Friday, May 1, 2020
California Supreme Court:
C.A. Decision Granting Writ to Company Sued Under UCL and FAL Is Reversed
By a MetNews Staff Writer
A defendant in an action under the Unfair Competition Law or the False Advertising Law has no right to a trial by a jury even where the government is seeking civil penalties, the California Supreme Court held yesterday, reversing a judgment of the First District Court of Appeal.
Chief Justice Tani Cantil-Sakuye wrote the majority opinion, in which Justices Ming Chin, Carol Corrigan and Josh Groban joined. Justice Leondra Kruger penned a concurring opinion, signed by Justices Goodwin Liu and Florentino Cuéllar.
Cantil-Sakuye took the approach that there is a state constitutional right to a civil jury only as to actions triable by a jury, under English common law, when California’s first constitution was adopted in 1850; that no action resembling those under the Unfair Competition Law (“UCL”) or the False Advertising Law (“FAL”) then existed; and that the gist of actions under the UCL or FAL is equitable, nor legal, precluding a right to a jury.
Unlike 1850 Actions
“[W]hen the Legislature adopted the civil penalty provisions of the UCL and FAL in 1972 and 1965 respectively, permitting government officials, and government officials alone, to seek civil penalties along with injunctive or other equitable relief in the civil actions such officials bring under the UCL and FAL…, the causes of action under the UCL and FAL continued to constitute causes of action that were not of like nature or of the same class as any common law action.”
The chief justice continued:
“[I]n the absence of a comparable common law counterpart, in deciding whether there is a right to a jury trial under the California Constitution, we must look to the statutory scheme as a whole to determine whether the gist of a cause of action under the UCL or the FAL seeking both injunctive relief and civil penalties is legal or equitable.”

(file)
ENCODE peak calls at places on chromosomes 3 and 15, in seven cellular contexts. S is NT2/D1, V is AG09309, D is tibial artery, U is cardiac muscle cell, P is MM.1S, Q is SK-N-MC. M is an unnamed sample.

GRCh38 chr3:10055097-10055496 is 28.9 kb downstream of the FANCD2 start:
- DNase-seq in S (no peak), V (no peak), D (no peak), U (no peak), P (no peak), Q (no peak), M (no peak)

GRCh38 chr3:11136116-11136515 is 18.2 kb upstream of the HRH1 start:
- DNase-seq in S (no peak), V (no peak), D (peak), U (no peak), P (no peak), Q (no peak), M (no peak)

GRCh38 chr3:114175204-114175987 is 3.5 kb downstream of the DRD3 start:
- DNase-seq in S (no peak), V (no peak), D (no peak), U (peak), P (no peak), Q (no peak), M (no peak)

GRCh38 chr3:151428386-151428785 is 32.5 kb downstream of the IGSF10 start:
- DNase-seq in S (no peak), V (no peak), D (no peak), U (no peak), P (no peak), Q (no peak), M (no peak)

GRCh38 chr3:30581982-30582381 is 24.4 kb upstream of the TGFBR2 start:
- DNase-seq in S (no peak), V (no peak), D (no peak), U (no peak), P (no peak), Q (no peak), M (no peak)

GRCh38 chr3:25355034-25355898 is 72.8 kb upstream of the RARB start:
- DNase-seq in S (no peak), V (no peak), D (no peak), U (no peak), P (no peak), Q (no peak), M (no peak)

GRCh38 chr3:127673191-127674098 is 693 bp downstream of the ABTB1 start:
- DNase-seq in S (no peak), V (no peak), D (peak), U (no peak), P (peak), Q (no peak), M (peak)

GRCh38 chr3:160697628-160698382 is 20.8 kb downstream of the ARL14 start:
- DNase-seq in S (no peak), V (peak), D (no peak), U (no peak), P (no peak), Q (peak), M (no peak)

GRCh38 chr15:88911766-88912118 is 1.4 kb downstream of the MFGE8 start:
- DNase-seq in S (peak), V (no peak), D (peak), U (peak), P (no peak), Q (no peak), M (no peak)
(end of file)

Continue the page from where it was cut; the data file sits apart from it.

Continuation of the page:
Two Aspects Unseverable
Where both legal and equitable remedies are sought and the issues can be tried separately, she said, a jury can be empaneled to decide the legal issues, but noted:
“All parties before us agree that the legal and equitable aspects of the UCL and FAL actions at issue are nonseverable and that the gist of the action standard applies.”
She said “the primary objective of both statutes is preventive, authorizing the exercise of broad equitable authority to protect consumers from unfair or deceptive business practices and advertising,” adding:
“[A]lthough the statutes also authorize in actions brought by the Attorney General, a district attorney, or other government officials (but not private parties), the imposition of civil penalties—a type of remedy that in some contexts is properly considered legal in nature—the UCL and FAL statutes specify that in assessing the amount of the civil penalty to be imposed under these statutes, the court is afforded broad discretion to consider a nonexclusive list of factors that include the relative seriousness of the defendant’s conduct and the potential deterrent effect of such penalties, the type of qualitative evaluation and weighing of a variety of factors that is typically undertaken by a court and not a jury.”